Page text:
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Lyric Opera to present 'La Traviata'

Sept. 4, 2003

By Leanna Pate, reporter

Star-crossed lovers, betrayal, feuding families - no, it's not a new show on the FOX network. These are the themes of the Lyric Opera of Waco's season opener, Verdi's La Traviata. La Traviata, Italian for 'the lost one,' begins its two-show run at 8 p.m. today in Waco Hall.

The opera follows the story of Violetta Valery, a courtesan living in 19-century Paris, played by soprano Elizabeth Blancke-Biggs of New York. An admirer, Alfredo Germont, who is played by tenor Don Bernardini of Bern, Switzerland, pursues the young woman.

The drama unfolds as Violetta entertains several guests, including Alfredo, in her Paris salon.

Violetta fluctuates between her desire for freedom and the possibility that Alfredo might be her true love. When act two begins, Violetta and Alfredo are living happily in a country house near Paris. But Alfredo's father, Giorgio Germont, played by baritone Peter Castaldi, demands that Violetta end her relationship with his son because of the adverse effect that it is having on his family.

'The family is more important,' Castaldi says.

Now penniless and destitute after losing all her possessions and Alfredo, Violetta returns to dank, dirty Paris, sick and alone. The surprising ending is just as emotional as the true story Verdi used as inspiration. Fans of the movie the Moulin Rouge, which took much of its story from the opera, will also enjoy La Traviata.

Under the stage direction of Carol Castel, and with the aid of the Lyric Opera founder, artistic director and conductor, Richard Aslanian, the audience is presented with a gorgeous story. Blancke-Biggs adds passion to the stage as she reprises her role of Violetta after finishing a run at the acclaimed Metropolitan Opera in New York. Encompassing the basic concepts of love and betrayal, 'everyone in the whole audience can relate to it,' Blancke-Biggs says.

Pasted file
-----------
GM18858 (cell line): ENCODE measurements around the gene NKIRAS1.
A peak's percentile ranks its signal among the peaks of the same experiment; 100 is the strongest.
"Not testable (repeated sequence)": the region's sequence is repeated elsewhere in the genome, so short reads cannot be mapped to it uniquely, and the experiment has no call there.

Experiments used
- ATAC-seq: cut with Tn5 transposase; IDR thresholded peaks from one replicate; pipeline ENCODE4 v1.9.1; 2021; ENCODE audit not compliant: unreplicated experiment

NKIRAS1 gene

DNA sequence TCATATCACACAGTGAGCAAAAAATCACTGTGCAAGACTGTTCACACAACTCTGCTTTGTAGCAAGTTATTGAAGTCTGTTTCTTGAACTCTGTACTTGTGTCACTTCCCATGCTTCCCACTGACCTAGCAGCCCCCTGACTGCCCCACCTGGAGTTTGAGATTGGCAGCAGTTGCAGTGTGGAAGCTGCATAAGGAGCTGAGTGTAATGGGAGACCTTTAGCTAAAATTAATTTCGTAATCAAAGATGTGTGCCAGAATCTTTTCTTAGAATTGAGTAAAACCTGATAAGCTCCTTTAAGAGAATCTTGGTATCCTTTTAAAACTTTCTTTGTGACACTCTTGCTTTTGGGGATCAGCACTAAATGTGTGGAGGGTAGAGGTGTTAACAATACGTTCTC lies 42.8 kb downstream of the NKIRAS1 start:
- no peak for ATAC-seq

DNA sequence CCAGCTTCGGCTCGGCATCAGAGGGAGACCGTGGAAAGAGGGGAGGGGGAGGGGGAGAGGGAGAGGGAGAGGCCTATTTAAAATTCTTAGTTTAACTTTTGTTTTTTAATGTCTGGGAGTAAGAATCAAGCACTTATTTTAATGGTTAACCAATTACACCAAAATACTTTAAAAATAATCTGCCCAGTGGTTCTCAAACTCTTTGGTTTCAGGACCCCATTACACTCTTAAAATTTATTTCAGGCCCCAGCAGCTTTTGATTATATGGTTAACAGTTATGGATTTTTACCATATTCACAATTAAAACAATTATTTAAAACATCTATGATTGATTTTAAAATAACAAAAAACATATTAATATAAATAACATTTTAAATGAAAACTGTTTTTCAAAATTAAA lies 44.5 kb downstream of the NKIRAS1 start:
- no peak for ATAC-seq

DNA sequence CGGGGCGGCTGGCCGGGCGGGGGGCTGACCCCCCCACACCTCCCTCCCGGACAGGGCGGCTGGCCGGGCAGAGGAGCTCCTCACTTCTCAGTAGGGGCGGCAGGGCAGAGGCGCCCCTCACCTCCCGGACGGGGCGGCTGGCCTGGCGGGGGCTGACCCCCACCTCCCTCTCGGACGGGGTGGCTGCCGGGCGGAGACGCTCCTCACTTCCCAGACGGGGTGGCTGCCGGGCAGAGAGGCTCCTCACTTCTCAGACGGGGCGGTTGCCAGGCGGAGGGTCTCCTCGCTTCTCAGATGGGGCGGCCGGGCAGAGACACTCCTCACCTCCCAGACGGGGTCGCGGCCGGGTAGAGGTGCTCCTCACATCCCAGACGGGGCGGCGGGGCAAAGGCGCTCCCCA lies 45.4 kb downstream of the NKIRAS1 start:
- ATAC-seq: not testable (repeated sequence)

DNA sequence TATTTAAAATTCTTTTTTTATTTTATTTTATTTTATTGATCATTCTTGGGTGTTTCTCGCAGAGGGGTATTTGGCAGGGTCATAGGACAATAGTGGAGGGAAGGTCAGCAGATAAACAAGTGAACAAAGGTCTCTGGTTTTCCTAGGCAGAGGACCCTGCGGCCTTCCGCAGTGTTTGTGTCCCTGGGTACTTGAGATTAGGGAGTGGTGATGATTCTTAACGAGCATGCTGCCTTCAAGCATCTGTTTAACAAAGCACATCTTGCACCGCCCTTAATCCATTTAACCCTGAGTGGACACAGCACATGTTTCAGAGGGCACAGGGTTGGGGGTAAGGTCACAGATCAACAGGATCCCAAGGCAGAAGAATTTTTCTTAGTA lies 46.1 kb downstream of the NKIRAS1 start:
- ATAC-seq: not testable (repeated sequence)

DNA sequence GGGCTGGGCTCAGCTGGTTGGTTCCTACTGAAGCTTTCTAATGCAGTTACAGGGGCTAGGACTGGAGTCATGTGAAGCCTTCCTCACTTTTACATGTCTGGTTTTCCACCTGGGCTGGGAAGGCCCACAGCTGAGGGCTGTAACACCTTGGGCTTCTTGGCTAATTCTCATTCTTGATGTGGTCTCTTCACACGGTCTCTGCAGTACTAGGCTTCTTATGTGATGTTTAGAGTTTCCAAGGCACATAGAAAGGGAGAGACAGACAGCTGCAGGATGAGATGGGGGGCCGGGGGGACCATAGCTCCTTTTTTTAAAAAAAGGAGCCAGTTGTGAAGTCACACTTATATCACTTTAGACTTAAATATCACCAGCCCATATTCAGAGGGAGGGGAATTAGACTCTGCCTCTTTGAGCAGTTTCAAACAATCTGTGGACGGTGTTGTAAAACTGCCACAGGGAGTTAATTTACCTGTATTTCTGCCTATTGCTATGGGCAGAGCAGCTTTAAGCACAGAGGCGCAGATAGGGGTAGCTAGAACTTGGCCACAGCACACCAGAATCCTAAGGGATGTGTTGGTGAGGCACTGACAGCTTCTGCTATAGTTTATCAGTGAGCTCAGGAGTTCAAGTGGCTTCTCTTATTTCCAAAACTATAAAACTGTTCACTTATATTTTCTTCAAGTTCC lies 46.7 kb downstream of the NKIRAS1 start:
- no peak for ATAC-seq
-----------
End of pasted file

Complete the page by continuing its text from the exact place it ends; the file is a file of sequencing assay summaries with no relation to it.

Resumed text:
Different than other operas of its time, La Traviata was one of the only operas done where the dress was contemporary. 'It's not about wars,' Castaldi says. 'It's one of the first soap opera, and it's about normal people.'

Fully staged with an orchestra, cast and crew of more than 100 people, La Traviata will also be performed at 8 p.m. Saturday in Waco Hall.

Patrons also are invited to attend the 'Opera Chat' from 7:15 to 7:45 p.m. in Roxy Grove Hall prior to the start of both operas. The chat will offer an entertaining and informative preview of the night's performance.

Those who attend the opera should not be intimidated. According to the Lyric Opera's Web site, anything from jeans to tuxedos is acceptable attire, and a translation of the opera also is provided via superscript, a projection of the translation above the stage.

'Even though everything is in Italian, [the audience] is still able to follow word by word,' Aslanian says.

As an added treat for music students, Aslanian promises double recital credit.

'Preparing for an opera is like preparing a delicious meal - it requires a great recipe and great ingredients,' Jane Bays, president of the Lyric Opera, said on its Web site. 'I promise you a feast of entertainment at La Traviata under the capable direction of Maestro Richard Aslanian. He takes great care in selecting the perfect blend of voices, seasoned by the carefully conducted orchestra, complemented by the efforts of the backstage personnel and presented especially for you.'

Tickets should be purchased in advance for best seats, but they still will be available the day of the opera.

Tickets can be purchased through the Lyric Opera by phone at 75-OPERA (756-7372), or they can be bought at the Waco Hall Box Office. Ticket prices range from $10 to $80.